Jean Shepherd’s collection of short stories, In God We Trust: All Others Pay Cash, portrays life in a 1960s gritty, working class town in Northern Indiana, described as “where the state line ends abruptly in the icy, detergent-filled waters of that queen of the Great Lakes, Lake Michigan.” The portrayal feels harsh, but it turns out to be loving, as only a former resident who escaped can feel. All of the love, as well as the hurt and anger comes through in the book’s first real story, “Duel in the Snow, or Red Ryder Nails the Cleveland Street Kid.”
The town is a loser place (you can tell because the junior high school is named for Warren G. Harding). Nevertheless, Shepherd’s phrase that captures its character is succinct: “You’ll shoot your eye out, kid,” That phrase echoes over and over in San Diego Musical Theatre’s splashy and funny holiday show for the whole family, A Christmas Story.
The words serve as a predictable reaction to young Ralphie’s attempts to convince anyone who will listen that he wants a prized BB gun for Christmas. It is one element of the original story that was preserved in the 1983 film, which moved the time of the story to the 1940s and made other changes. A couple of different musical theatre versions of the film were created. The one that stuck features a score by wunderkinds Benj Pasek and Justin Paul (“Dear Evan Hansen,” “The Greatest Showman”), and its book (by Joseph Robinette) has sanded off the rough spots in favor of nostalgia for a time when a boy could ask for a BB gun and not cause worry about what he might do with it – other than shoot his eye out.
The production needs a large cast, and there are 24 in the company, many of them child performers. That’s a lot of people to wrangle, but Director Kirsten Chandler keeps everyone moving. The adult cast members also model a professionalism that has to rub off on the young performers. Those adults include Steve Gunderson as grown-up Ralph, the narrator; Jake Millgard and Heidi Meyer as the parents of Ralphie (John Perry (JP) Wishchuk) and Randy (Abraham German); and Barbara Schoenhofer as Ralphie’s teacher, Miss Shields. Each of the adult performers gets a song in which to shine, and Ms. Meyer shines particularly in her Act 2 number, “Just Like That,” one that stands out in a score by two promising composers who were just getting started.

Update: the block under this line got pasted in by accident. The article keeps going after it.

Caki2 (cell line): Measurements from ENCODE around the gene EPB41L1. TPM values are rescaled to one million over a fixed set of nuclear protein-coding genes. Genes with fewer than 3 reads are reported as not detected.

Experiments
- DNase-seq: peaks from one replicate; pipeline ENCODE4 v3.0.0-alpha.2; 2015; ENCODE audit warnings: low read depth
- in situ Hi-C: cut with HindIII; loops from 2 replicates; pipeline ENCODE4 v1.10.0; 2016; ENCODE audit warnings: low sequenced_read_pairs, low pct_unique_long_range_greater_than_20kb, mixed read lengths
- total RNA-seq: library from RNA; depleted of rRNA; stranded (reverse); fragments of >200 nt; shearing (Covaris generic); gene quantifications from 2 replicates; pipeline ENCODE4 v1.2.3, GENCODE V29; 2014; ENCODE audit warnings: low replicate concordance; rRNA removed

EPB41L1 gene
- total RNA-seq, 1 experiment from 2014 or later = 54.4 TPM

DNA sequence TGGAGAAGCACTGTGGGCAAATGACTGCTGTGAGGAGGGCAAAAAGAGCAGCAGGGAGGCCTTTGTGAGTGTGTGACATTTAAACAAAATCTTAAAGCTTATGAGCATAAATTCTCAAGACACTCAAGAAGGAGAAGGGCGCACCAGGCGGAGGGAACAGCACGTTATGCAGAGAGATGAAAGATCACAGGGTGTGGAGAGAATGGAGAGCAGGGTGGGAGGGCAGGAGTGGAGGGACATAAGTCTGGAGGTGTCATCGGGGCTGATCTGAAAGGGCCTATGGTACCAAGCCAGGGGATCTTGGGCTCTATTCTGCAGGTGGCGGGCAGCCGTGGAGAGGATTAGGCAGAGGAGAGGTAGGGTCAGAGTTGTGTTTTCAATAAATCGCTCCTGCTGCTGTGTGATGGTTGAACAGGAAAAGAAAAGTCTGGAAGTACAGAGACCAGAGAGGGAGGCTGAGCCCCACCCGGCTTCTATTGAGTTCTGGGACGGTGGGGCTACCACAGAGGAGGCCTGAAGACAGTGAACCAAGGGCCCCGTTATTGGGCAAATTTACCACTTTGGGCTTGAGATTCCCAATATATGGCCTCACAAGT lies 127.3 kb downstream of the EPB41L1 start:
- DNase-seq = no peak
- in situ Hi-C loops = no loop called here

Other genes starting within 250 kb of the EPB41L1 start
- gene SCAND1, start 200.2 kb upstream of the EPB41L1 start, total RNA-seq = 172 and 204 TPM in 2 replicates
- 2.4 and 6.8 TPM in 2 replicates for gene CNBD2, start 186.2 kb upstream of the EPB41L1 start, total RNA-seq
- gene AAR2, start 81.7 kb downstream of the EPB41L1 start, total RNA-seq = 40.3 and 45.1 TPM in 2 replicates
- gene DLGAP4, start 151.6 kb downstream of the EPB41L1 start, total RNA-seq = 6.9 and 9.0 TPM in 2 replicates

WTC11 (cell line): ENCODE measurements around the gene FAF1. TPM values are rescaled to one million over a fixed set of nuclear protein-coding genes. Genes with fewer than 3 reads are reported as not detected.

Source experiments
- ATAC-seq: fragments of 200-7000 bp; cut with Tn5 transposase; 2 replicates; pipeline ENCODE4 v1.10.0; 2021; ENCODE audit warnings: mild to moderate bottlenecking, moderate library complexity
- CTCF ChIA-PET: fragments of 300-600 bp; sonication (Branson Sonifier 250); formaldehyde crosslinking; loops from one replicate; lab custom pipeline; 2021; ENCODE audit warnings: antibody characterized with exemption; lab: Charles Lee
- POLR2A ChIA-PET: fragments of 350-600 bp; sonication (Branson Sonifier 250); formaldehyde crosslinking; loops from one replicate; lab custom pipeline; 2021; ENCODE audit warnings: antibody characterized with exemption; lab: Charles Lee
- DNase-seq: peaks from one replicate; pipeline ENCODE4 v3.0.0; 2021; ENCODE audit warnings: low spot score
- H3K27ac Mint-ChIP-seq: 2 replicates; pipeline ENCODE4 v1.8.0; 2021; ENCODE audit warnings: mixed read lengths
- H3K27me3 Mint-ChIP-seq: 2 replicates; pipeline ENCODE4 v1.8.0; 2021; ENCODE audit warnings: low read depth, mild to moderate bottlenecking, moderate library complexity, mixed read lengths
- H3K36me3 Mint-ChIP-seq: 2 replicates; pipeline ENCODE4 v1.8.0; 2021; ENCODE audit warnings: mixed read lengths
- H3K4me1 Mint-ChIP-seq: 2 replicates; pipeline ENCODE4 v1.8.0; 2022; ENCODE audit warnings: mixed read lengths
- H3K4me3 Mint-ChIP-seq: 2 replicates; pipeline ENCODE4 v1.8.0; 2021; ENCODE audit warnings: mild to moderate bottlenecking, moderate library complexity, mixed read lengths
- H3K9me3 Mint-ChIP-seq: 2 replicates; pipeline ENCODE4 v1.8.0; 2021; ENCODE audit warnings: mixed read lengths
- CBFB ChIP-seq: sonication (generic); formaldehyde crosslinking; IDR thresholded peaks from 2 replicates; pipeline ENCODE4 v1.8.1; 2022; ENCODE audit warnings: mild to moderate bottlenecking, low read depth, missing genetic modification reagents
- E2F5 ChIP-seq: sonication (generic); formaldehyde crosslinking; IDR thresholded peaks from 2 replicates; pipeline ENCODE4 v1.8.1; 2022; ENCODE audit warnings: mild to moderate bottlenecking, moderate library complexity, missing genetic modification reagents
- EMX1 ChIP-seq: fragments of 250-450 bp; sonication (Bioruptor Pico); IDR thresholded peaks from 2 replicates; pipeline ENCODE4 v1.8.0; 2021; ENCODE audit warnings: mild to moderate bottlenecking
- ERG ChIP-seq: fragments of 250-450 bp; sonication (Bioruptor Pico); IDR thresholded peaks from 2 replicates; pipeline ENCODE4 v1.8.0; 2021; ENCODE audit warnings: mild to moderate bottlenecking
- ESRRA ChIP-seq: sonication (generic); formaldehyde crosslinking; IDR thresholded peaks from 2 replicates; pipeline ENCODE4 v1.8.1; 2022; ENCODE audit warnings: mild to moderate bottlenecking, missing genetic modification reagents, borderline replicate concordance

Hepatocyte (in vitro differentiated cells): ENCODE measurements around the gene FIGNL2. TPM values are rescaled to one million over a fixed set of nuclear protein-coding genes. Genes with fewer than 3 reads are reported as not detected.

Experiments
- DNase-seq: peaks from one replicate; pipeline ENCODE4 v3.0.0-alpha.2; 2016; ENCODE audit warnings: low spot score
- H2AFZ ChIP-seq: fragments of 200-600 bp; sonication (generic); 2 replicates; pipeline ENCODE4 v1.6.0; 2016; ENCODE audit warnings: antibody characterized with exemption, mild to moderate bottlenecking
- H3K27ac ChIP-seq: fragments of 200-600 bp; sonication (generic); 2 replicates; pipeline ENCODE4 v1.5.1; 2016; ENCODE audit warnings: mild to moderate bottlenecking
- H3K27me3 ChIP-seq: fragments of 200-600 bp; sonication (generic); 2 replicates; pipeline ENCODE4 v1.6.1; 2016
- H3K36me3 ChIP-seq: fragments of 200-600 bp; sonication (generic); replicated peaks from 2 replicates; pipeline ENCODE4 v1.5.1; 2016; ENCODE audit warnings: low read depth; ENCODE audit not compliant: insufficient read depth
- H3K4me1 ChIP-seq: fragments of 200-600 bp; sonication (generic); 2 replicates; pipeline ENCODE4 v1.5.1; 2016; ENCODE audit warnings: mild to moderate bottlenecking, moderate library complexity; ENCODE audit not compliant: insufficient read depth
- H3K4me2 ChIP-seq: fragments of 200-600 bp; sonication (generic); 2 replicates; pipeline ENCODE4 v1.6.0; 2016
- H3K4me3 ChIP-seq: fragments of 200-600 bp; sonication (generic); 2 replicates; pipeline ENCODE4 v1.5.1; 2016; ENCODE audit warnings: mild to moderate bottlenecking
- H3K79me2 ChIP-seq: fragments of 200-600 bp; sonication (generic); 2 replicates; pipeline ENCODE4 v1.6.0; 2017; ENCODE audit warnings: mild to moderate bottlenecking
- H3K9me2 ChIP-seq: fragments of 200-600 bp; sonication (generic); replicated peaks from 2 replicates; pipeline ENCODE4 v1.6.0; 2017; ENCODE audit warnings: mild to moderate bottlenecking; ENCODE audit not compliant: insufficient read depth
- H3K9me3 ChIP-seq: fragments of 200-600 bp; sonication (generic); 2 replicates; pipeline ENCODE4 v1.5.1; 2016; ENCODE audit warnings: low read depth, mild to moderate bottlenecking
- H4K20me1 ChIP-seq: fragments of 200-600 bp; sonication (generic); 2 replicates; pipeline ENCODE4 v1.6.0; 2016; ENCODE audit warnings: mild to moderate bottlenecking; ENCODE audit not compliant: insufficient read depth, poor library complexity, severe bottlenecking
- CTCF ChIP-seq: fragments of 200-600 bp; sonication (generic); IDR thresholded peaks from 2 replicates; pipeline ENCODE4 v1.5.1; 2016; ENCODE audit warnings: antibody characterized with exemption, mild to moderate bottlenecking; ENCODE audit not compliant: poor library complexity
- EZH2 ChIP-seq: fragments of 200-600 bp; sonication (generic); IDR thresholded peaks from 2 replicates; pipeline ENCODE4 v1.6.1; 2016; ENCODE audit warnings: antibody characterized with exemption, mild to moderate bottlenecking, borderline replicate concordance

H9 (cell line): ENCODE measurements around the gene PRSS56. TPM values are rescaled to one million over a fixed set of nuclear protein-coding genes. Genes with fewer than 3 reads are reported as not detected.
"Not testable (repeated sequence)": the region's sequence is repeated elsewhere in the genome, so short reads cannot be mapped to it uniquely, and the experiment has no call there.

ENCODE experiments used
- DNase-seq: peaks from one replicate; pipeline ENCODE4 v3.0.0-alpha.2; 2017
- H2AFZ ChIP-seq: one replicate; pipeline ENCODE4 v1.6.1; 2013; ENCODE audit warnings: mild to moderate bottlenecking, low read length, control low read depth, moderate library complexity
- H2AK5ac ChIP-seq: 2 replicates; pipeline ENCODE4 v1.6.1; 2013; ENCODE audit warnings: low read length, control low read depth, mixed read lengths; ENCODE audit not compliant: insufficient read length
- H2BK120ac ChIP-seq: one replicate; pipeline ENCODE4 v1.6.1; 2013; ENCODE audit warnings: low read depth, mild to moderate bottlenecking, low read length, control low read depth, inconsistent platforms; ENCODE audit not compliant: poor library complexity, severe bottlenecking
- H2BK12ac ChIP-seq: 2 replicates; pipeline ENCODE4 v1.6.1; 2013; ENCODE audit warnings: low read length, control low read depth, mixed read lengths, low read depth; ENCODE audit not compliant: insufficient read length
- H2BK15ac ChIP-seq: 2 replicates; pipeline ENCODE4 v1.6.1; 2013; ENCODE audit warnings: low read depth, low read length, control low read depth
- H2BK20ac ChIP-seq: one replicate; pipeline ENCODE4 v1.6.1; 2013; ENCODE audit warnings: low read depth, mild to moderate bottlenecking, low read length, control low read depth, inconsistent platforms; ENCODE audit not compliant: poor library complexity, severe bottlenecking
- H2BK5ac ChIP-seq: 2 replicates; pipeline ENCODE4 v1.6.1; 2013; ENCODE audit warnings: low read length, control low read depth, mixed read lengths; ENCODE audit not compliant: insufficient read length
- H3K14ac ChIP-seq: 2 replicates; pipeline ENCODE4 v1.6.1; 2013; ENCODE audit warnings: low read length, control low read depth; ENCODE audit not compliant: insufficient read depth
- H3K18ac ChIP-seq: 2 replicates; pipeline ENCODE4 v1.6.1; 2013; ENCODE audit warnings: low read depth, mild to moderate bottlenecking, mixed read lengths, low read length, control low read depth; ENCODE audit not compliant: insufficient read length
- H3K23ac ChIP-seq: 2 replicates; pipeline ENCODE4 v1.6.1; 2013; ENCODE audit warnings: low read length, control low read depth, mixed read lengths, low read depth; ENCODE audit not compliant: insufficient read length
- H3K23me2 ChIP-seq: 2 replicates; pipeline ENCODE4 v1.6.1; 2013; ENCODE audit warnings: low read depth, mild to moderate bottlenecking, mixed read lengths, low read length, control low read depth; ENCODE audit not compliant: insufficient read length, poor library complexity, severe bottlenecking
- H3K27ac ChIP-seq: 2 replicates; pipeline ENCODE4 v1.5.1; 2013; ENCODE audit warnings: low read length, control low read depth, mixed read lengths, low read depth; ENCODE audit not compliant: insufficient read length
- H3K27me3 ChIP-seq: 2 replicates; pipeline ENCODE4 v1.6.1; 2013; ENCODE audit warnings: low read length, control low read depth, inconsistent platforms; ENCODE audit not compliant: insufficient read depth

Jill Gorrie’s choreography both holds the production together and energizes it. Included are more than one tap number that is danced with great precision by most, if not all of the children. (How they found that many kids who can tap must be a story in itself.) Ms. Gorrie’s work here rivals the best I’ve seen from SDMT.
Finding enough space for a large-cast show at the Horton Grand Theatre is always a challenge. Part of the challenge is solved by putting musical director Don LeMaster and his band in an upstairs room. The other solution comes from creative and technical elements. Set Design Mathys Herbert comes up with some very creative ideas about how to portray the various locales. Michelle Miles’ lighting design compliments the settings. Janet Pitcher designed the many costumes, and Jon Fredette sound design mixed the upstairs band with the on-stage voices in a manner that never found one element overshadowing the other.
Despite a vague Ozzie and Harriet vibe, mixed with a whiff of Jackie Gleason and Audrey Meadows, A Christmas Story ought to fill the need for family entertainment during the holidays – as long as you don’t mind watching the performances of talented kids who aren’t your own.
Performs at the Horton Grand Theatre, 444 Fourth Ave, San Diego, CA 92101, through December 29, 2019: Wednesdays at 7 pm, Thursdays at 7 pm, Fridays at 8 pm, Saturdays at 4:00 pm, and Sundays at 2:00 pm. Parking is difficult in the Gaslamp District of downtown San Diego, but there are a variety of garages and lots for pay parking, at a variety of prices. See the SDMT website for a parking offer in the garage across Fourth Avenue from the theatre entrance. Cast members also include: Spencer Kearns, Joshua Hitchcock, Jordan Eddington, Mark Mahaffey, Chris Bona, Trevor Rex, Aaron Morgan Shaw. Drew Bradford, Emma Nossal, Morgan Carberry, Beatrice Crosbie, Jillian Barnett, Hayden Crocker, Lauren Muehl, Holland Hartpence, Talia Silver. Isabella Pruter, and Milly Cocanig. This review was based on the press opening performance, Saturday, November 30.